A material fundamental to the human species, clay interests and absorbs children.  Playdough (home made or store bought) is not the same, plasticene isn’t either; both are pleasant but less basic to people historically and functionally.  If you can go with children to dig out your clay from the earth, so much the better.

But whether you can dig it or not, use real clay, from the earth.  It will keep well, once it is “right” (just moist enough to work, neither too dry nor too wet) in a tightly lidded plastic container, like Tupperware TM.  Give children large amounts, at least grapefruit-sized chunks, so they can work with the mass of it.  As with fingerprint, we use clay with young children for the process, the feelings, the pleasure of discovery, putting one’s mark on it, making it change.  It is rare that we make something to keep, and I do not introduce that idea to fours.  Rather, clay is to work with at a table with others, and to make back into a ball once you’re through, storing it in the crock and washing up.

If, during any of these activities, children say, “I don’t know what to do,” they are trying to find out how to do the activity right.  You might tell them, “Just play with it and see what happens.”  What we are fighting here is a stereotype children often adapt, that there is a right way to draw or paint or sculpt — which, of course, there isn’t.

Note 1999:   For more information on working with children with clay, there isn’t a better book than Children, Clay & Sculpture, by Cathy Weisman Topal, Davis Publications, 1983  (still in print 2001; around $35,  but worth it.)

Displaying Children’s Artwork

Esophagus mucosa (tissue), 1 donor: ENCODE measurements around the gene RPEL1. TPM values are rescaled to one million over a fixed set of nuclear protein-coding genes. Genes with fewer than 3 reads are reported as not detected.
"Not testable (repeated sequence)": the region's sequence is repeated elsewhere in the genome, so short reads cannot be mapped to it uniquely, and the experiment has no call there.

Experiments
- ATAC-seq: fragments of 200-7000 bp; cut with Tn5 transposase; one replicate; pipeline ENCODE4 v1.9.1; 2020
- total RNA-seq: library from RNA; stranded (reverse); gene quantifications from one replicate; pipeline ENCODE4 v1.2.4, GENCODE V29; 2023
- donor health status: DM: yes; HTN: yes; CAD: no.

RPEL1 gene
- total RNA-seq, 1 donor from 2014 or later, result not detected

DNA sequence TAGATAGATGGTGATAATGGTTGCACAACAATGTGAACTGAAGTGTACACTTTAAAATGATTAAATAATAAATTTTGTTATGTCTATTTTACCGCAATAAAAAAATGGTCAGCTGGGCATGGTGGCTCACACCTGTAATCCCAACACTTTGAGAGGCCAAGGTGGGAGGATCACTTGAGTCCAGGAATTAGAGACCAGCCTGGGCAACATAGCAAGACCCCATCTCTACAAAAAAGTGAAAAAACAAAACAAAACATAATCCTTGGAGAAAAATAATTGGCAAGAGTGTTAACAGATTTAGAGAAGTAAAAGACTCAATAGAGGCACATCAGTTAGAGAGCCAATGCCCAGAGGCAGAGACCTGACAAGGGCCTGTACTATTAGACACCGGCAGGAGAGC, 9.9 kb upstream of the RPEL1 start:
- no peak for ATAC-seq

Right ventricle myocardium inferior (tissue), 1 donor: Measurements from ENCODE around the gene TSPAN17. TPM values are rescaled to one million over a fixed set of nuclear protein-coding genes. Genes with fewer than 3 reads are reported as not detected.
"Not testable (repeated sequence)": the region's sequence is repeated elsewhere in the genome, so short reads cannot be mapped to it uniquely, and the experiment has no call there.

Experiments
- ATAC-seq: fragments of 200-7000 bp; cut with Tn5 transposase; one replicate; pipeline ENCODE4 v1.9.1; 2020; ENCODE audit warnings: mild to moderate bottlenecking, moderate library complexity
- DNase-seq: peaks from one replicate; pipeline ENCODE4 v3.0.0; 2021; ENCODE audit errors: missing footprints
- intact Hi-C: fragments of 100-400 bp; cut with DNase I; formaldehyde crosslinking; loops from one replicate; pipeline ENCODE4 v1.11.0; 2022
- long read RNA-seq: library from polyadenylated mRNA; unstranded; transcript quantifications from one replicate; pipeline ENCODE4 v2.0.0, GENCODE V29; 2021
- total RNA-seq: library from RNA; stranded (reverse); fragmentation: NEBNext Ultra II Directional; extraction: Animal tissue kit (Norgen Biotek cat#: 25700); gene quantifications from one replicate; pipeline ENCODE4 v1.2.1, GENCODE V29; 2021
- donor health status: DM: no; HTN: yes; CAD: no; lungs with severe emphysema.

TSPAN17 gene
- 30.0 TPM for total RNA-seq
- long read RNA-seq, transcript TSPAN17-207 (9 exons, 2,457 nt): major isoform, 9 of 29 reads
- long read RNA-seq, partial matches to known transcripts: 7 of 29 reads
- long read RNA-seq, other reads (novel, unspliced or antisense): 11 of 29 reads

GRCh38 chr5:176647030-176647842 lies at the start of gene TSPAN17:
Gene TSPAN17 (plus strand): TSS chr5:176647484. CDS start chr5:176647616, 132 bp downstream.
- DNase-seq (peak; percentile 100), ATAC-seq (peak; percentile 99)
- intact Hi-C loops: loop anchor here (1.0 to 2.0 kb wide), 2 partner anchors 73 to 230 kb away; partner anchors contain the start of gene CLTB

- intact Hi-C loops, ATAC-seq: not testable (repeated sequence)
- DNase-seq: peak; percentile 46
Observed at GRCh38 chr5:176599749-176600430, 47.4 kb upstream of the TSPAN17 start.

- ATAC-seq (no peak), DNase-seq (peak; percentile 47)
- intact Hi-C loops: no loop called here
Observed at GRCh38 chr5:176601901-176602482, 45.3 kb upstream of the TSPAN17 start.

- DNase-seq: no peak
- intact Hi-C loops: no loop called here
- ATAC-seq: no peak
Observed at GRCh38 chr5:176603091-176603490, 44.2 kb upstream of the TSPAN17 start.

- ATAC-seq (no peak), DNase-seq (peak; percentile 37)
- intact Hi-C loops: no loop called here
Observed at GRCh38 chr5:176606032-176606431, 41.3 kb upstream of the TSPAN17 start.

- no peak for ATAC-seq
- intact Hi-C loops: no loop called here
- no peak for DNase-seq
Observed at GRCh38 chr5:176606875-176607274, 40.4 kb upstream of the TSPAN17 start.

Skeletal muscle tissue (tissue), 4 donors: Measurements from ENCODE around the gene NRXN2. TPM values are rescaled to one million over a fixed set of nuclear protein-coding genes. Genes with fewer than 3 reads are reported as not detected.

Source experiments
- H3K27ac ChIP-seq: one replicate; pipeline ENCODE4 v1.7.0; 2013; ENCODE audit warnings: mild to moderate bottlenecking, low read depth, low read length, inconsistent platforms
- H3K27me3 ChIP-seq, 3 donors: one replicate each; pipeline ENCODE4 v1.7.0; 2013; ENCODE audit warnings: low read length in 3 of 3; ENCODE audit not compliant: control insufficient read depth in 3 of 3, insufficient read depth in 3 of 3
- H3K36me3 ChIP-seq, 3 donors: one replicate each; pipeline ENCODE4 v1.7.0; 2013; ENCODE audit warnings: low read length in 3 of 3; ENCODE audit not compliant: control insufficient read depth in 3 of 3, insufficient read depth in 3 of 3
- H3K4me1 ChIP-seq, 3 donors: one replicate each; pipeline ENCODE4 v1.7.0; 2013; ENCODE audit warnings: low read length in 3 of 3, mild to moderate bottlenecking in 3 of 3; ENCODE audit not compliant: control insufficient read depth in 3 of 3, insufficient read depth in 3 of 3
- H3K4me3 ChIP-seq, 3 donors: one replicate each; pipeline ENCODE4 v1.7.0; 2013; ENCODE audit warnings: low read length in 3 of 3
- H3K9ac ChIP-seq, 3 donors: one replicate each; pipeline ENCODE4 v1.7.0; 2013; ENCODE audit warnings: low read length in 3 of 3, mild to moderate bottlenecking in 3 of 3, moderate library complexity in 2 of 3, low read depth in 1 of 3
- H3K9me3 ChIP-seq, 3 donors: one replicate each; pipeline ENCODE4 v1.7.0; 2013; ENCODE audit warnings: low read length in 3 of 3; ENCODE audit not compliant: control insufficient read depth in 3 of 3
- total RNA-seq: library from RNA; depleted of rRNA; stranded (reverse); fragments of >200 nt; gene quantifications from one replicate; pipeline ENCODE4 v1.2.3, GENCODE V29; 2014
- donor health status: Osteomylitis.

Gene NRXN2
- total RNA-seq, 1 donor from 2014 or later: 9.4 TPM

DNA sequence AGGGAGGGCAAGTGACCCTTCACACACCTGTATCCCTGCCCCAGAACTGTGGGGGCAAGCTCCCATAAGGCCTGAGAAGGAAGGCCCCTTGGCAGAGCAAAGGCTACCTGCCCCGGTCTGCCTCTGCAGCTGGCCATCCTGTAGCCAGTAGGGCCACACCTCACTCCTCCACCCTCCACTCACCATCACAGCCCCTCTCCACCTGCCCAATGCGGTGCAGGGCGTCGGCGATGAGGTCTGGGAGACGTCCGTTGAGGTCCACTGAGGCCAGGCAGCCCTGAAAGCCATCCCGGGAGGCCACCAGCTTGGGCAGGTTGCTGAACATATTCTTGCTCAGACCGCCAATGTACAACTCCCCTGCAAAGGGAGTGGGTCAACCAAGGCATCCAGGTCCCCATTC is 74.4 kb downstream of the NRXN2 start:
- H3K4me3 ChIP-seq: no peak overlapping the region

Set up your displays to accentuate the ways different people use a medium. Let the room reflect the children’s diversity and their passions, the way a well-decorated home reflects the interests and skills of the people who live in it.  We don’t want children to grow up as clones, or steeped in competition.

Visiting schools, I’m dismayed if I see 25 identical “works of art” on a bulletin board with different names on them.  How is the creativity in these young children to come out?

Take time at the end of the day to show artwork to the children, letting them talk about each other’s and adult artists’ work.  Model for them how to make a positive comment, and send the artwork home in a fashion that shows your respect for the artist and the art.  Paintings folded rather than rolled, or rolled when wet and therefore stuck together, tell children their work doesn’t matter.

Robin Brooks’ suggestions (2008):

Dear all,
I’ve enjoyed hearing about your experiences with offering tempera paint to children in a self-serve fashion. 

I have found the most efficient and economical way to purchase liquid tempera is in 32 ounce (quart-sized) jars. The gallons are just too cumbersome and take up too much counter space. Also, because the pigment tends to separate from the binder, they are way too cumbersome for me to to shake up. I always give my tempera jars a good shake each morning. I can see where some people might prefer the gallon with the pump, and Blick makes a great tempera (not washable, please) that I have used with the pumps.